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Kum & Go: A Midwestern Road Romance

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A stunted road movie bearing the fingerprints of homegrown auteurs
like Lynch and Jarmusch, Michael Gilio’s allusive yet original 2001
feature starts off as an archetypal tale of lovers heading west. On his
way to Hollywood, aspiring actor Mike (Gilio) reluctantly picks up the
flirtatious Didi (Lara Phillips) at a convenience store in the outer
Chicago suburbs. The chance encounter triggers a blissfully hermetic
opening act, highlighted by an oldies-scored set piece in a
mirror-balled motel room, where the couple is suspended in a sea of
tiny moons and stars, that eventually dissipates into interlocking
stories of frustrated expectations, encompassing an emotionally spent
young waitress (Karin Anglin) and a lonely middle-aged alcoholic (Rich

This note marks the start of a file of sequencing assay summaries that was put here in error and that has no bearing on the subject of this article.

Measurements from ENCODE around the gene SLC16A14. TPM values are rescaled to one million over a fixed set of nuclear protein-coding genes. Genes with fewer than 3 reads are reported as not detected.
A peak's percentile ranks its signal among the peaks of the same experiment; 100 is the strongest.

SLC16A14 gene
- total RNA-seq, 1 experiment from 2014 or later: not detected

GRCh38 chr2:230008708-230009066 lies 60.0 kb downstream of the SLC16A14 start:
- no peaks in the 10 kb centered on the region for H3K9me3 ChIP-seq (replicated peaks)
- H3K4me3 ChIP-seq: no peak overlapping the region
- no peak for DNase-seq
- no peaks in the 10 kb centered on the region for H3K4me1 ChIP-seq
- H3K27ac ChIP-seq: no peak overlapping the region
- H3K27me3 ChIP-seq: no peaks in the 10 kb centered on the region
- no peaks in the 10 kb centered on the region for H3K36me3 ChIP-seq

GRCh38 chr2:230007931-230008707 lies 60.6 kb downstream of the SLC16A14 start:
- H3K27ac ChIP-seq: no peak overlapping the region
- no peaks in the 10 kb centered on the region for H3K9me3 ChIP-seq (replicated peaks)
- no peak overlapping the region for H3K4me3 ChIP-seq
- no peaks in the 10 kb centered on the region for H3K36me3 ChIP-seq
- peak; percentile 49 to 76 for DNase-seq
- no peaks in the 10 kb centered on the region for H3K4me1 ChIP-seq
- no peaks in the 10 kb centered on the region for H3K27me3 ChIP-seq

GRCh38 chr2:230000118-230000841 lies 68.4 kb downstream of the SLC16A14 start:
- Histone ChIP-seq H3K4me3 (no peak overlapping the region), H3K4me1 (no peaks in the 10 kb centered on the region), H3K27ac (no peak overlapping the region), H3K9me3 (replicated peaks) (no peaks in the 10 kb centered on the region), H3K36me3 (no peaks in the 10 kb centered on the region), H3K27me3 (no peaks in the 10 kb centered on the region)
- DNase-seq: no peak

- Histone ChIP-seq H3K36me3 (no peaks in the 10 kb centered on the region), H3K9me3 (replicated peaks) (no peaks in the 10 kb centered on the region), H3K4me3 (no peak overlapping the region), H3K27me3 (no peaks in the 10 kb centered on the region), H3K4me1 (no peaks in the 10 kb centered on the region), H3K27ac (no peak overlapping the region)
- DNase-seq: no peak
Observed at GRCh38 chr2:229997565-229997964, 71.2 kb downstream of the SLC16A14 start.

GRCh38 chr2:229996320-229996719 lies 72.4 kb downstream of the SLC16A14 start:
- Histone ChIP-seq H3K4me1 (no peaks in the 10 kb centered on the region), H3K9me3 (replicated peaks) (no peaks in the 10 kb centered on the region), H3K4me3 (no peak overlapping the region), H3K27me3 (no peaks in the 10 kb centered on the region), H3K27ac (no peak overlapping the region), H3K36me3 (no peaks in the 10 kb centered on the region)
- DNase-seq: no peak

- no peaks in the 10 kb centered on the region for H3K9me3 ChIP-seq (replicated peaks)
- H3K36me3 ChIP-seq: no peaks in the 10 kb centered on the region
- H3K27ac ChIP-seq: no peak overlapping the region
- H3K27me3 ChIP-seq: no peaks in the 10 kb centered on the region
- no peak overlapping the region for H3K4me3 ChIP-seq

Komenich). Unabashedly movie-conscious and quietly formalist—settings,
objects, and patterns of light recur in altered forms—Kwik Stop
nails the details: A small-town Midwestern bar’s spot-on interior and
the interplay between a pair of cops are but two of many offhand
delights that more than compensate for the script’s occasional bum
note. First-timer Gilio skillfully distills missing backstory into
precise images—Didi’s quick trip home to pack her things is rendered as
a single brief shot, dominated by the oppressive noise of a nearby
factory. The disc includes an interview with Gilio and a pair of
apparently unrelated shorts: the tryst-with-a-twist Two Minute
Holiday
and the poignant One.

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